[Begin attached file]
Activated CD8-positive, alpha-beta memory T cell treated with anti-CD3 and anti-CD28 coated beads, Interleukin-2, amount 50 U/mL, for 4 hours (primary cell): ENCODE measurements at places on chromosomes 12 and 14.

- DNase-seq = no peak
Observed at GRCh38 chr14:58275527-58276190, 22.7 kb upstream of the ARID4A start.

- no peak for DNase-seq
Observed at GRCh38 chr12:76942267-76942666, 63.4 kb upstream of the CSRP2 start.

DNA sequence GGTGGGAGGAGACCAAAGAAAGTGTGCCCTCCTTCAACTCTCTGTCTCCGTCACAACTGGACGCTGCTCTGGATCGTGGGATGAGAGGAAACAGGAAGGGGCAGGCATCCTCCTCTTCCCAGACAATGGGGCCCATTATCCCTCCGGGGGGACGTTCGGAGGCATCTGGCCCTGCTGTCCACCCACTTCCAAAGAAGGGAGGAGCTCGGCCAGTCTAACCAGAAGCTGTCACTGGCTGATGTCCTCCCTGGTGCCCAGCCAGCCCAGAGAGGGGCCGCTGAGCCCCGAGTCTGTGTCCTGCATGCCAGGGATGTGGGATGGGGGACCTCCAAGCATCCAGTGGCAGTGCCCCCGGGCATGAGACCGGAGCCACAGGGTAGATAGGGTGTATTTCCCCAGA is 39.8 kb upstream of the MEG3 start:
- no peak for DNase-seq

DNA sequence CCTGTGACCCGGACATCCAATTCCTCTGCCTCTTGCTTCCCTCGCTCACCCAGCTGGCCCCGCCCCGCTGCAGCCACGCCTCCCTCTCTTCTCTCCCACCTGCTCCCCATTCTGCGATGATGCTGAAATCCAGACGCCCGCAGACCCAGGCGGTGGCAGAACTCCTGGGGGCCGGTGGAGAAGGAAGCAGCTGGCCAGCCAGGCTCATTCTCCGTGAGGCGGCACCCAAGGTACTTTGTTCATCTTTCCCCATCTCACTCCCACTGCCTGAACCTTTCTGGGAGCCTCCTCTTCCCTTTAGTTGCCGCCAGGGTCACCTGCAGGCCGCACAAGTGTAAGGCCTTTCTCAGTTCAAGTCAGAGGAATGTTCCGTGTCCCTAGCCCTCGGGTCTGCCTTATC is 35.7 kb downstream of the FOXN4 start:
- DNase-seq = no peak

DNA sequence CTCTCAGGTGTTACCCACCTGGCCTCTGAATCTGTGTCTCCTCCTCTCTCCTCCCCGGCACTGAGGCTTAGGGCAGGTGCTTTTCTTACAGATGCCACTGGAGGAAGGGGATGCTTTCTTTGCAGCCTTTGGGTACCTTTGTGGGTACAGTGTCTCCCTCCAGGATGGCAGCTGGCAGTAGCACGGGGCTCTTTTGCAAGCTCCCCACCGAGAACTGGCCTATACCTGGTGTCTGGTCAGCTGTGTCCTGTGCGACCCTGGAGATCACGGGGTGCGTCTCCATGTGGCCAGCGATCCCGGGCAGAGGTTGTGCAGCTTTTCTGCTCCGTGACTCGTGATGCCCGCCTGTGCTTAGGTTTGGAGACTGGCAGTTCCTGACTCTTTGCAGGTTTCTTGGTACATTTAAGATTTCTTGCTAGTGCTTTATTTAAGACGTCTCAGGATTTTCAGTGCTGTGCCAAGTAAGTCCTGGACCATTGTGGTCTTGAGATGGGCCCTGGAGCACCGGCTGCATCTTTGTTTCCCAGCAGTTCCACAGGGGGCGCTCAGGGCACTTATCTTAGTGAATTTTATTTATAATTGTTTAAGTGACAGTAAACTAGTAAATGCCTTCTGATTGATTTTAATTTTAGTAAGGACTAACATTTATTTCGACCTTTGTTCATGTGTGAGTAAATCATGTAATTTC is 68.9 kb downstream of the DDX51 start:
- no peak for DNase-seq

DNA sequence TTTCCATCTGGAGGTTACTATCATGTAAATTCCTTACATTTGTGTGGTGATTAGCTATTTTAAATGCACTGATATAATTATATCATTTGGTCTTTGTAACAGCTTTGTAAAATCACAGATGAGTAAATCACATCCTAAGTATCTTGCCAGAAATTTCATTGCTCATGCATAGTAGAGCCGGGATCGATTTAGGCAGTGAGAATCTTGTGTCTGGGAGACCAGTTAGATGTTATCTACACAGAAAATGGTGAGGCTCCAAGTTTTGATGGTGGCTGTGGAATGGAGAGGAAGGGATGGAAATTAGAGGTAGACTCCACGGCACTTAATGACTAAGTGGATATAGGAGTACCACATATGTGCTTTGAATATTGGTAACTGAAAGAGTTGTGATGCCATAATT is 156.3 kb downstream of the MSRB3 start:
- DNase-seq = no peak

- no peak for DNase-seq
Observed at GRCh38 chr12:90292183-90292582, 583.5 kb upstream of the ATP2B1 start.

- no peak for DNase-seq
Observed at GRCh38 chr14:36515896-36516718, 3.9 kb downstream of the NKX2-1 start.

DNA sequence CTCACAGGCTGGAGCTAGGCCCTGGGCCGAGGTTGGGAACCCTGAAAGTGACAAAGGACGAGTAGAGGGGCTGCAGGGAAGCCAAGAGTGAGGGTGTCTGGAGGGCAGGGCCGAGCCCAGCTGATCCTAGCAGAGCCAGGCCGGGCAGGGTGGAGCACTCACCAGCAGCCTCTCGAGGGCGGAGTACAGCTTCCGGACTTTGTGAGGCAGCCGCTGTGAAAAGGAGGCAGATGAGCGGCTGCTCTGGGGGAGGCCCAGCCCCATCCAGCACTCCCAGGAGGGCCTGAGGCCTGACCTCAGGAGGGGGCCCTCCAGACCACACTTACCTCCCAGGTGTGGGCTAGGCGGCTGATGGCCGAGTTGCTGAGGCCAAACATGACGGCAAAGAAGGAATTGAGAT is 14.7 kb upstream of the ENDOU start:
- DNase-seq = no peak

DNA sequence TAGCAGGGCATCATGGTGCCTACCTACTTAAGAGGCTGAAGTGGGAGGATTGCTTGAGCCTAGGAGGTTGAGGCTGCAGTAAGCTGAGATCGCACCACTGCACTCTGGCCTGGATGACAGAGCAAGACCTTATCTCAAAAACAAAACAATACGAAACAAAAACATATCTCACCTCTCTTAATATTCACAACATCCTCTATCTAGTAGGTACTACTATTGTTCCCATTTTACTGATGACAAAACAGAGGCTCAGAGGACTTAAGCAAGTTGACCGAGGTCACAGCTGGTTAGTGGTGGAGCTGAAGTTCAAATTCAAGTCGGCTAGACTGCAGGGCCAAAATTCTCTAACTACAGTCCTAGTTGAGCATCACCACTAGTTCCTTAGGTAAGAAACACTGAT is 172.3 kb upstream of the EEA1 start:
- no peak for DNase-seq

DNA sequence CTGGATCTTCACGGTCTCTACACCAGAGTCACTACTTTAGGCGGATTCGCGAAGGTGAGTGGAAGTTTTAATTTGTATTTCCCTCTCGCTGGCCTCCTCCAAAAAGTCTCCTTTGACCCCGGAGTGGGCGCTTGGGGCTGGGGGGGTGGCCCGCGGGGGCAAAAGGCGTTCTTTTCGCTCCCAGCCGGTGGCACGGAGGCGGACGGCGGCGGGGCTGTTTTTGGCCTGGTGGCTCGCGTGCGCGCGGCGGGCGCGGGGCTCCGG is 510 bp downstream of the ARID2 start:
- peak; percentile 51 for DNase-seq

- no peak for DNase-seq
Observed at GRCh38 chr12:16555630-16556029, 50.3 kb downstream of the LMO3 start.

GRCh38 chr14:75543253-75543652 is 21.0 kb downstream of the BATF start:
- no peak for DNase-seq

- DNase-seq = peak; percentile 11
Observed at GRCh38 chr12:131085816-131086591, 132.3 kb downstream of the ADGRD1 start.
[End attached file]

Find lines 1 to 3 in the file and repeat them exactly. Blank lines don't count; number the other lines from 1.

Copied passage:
Activated CD8-positive, alpha-beta memory T cell treated with anti-CD3 and anti-CD28 coated beads, Interleukin-2, amount 50 U/mL, for 4 hours (primary cell): ENCODE measurements at places on chromosomes 12 and 14.

- DNase-seq = no peak
Observed at GRCh38 chr14:58275527-58276190, 22.7 kb upstream of the ARID4A start.